On Sat, May 18, 2019 at 11:52:29AM +0100, Alan Gauld via Tutor wrote:
> On 18/05/2019 03:14, Richard Damon wrote:
> > The same directory, running the same program under Mac OS X, which also
> > is a case insensitive file system, 
> That is your mistake. Darwin, the core of the MacOS X system
> is a version of BSD Unix and like all Unix OS is very much
> case sensitive.

That's not quite right -- case sensitivity of the OS isn't important, 
case sensitivity of the *file system* is. And the standard file system 
on Mac OS, HFS+, defaults to case-preserving but case-insensitive.

(There is an option to turn case-sensitivity off, but hardly anyone uses 
it because too many applications break.)



That means that, like Windows file systems FAT and NTFS, file names are 
case-insensitive: files "Foo", "foo" and "FOO" are all considered the 
same. But unlike Windows, the file system preserves the case of the file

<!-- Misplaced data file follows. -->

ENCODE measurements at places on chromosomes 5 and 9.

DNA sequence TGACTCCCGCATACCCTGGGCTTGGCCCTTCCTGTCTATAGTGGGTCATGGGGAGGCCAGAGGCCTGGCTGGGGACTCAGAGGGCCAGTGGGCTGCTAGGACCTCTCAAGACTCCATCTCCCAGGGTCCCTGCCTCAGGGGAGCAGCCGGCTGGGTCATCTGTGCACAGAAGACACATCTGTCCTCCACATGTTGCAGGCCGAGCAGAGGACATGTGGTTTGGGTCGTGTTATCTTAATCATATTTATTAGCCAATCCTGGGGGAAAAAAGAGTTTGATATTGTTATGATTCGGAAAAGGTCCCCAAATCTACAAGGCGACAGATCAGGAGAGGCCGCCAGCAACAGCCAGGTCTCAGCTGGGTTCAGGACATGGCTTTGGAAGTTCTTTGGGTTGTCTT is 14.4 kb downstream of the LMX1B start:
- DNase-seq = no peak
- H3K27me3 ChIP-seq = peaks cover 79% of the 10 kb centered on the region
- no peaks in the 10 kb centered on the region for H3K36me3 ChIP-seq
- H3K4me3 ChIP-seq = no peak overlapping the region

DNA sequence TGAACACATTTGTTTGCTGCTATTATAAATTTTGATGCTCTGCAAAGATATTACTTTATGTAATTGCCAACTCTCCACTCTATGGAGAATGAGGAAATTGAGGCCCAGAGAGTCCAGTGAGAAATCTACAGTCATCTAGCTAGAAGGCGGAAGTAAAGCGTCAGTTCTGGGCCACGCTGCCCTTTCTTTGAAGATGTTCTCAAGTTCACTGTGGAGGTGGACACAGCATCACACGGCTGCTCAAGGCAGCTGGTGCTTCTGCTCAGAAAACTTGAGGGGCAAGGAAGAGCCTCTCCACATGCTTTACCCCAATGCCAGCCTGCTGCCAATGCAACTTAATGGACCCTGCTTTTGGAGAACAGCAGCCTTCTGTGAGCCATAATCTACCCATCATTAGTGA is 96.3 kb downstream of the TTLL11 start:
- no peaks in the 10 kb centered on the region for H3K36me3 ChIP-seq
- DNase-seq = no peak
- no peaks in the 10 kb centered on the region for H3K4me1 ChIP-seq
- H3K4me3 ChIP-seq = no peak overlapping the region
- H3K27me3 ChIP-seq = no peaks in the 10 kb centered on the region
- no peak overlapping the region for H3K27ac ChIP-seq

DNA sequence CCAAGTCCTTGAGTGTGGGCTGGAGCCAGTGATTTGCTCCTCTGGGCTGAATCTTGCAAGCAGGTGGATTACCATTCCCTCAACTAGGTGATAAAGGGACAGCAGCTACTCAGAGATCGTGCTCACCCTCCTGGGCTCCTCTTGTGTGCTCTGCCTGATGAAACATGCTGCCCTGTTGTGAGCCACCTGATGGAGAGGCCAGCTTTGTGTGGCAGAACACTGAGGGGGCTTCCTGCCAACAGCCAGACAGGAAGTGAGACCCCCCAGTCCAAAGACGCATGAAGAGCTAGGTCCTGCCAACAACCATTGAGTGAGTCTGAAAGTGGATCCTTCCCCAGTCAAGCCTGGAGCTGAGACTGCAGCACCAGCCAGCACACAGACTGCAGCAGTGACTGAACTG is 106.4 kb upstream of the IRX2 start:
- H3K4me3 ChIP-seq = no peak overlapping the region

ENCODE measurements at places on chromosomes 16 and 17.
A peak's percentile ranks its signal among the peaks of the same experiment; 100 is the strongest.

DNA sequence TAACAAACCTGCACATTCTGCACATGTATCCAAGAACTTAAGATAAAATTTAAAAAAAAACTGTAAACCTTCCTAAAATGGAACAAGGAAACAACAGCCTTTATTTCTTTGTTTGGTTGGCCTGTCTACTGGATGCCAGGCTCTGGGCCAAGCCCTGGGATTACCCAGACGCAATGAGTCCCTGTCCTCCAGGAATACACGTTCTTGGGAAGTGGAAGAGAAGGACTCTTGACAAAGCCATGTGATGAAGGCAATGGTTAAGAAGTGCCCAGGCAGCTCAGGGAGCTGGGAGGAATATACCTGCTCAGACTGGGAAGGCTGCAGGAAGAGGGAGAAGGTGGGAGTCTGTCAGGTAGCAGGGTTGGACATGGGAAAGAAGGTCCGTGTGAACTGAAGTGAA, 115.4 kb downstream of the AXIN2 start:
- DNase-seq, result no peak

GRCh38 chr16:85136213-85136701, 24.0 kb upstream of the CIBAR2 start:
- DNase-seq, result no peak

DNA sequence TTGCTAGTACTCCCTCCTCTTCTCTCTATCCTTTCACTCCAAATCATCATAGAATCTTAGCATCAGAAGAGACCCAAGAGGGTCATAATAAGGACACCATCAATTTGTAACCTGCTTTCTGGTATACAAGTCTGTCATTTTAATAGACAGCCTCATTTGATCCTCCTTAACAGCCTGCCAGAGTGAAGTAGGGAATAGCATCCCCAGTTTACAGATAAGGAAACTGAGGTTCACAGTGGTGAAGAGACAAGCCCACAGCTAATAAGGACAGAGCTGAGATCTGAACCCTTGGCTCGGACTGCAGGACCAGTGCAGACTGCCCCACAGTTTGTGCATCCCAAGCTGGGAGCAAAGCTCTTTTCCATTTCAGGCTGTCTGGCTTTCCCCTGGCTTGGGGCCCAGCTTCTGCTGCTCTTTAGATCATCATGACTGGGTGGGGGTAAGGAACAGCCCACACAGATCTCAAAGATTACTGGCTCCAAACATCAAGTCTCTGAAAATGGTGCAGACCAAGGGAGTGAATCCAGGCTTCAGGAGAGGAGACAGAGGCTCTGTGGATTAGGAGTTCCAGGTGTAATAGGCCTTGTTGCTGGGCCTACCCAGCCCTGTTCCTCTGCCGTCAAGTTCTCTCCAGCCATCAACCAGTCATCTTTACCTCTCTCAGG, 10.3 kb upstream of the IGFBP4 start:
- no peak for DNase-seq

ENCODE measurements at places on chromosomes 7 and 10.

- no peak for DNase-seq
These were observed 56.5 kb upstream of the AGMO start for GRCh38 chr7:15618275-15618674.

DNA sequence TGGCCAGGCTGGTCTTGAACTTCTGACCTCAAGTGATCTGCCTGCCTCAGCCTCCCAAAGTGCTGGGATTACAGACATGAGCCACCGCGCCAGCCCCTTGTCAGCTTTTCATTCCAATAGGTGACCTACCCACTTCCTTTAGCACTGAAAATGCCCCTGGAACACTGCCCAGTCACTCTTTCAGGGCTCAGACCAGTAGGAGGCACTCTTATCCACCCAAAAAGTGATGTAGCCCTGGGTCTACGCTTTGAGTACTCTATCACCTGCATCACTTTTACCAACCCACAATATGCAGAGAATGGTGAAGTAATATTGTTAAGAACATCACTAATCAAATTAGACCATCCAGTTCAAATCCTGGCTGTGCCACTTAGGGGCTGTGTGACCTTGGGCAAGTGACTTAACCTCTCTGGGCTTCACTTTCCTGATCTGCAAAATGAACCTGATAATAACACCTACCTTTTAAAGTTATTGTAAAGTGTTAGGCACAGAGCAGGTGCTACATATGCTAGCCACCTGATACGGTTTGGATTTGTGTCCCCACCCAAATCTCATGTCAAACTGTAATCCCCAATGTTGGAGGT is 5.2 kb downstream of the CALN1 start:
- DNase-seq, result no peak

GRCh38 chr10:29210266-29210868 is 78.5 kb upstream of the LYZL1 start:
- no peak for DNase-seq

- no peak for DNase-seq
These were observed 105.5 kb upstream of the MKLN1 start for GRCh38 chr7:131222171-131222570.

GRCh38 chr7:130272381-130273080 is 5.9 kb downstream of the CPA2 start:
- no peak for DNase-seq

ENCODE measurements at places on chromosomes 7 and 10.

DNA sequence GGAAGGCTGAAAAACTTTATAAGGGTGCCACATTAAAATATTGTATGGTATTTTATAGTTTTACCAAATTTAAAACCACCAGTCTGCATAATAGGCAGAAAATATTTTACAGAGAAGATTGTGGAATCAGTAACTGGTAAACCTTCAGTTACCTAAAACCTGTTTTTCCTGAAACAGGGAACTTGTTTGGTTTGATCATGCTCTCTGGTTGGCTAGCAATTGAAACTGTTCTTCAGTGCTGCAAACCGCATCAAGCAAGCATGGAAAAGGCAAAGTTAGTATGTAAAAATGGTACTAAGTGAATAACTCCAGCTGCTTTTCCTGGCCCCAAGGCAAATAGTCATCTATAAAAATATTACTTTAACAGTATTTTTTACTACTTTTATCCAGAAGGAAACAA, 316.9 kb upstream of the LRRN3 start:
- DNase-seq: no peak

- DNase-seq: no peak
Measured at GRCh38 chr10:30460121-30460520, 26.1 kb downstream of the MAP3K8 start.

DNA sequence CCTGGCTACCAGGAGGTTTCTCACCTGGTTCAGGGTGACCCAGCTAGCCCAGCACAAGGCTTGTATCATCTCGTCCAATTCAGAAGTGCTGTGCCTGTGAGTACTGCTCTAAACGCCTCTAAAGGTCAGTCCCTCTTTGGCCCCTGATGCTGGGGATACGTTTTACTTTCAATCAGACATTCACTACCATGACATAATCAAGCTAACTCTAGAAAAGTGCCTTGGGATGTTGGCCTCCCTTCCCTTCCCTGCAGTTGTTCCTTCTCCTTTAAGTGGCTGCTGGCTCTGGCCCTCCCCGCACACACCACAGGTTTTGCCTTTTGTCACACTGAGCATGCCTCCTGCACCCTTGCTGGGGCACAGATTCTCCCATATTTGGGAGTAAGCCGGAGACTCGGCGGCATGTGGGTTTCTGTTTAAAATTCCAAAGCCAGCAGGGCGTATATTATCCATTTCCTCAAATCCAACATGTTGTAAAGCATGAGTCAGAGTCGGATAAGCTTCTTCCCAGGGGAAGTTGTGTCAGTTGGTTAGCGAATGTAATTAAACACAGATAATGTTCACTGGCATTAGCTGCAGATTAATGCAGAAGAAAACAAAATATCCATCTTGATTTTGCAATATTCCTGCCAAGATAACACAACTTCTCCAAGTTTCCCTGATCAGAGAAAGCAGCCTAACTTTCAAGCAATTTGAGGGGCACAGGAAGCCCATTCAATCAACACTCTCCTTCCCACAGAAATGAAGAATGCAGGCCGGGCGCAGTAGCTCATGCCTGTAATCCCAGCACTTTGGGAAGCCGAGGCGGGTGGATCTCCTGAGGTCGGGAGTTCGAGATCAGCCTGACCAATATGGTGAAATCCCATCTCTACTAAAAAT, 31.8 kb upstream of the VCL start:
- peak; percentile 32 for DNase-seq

as you created it, so if you created it as "foO" that's how it will be 
recorded on the disk rather than normalizied to "foo".

Fun fact: even NTFS supports a case-sensitive mode! But again, hardly 
anyone uses it. Likewise, if you are using Samba on Unix/Linux, you can 
have case-insensitive file operations on an underlying case-sensitive 
file system.

> Some of the GUI tools in MacOS X may work as if they were case
> insensitive (presumably for backwards compatibility to MacOS 9)
> but the underlying OS is case sensitive and all the Terminal
> type tools and commands, including Python, follow suit.

I don't think that is correct:


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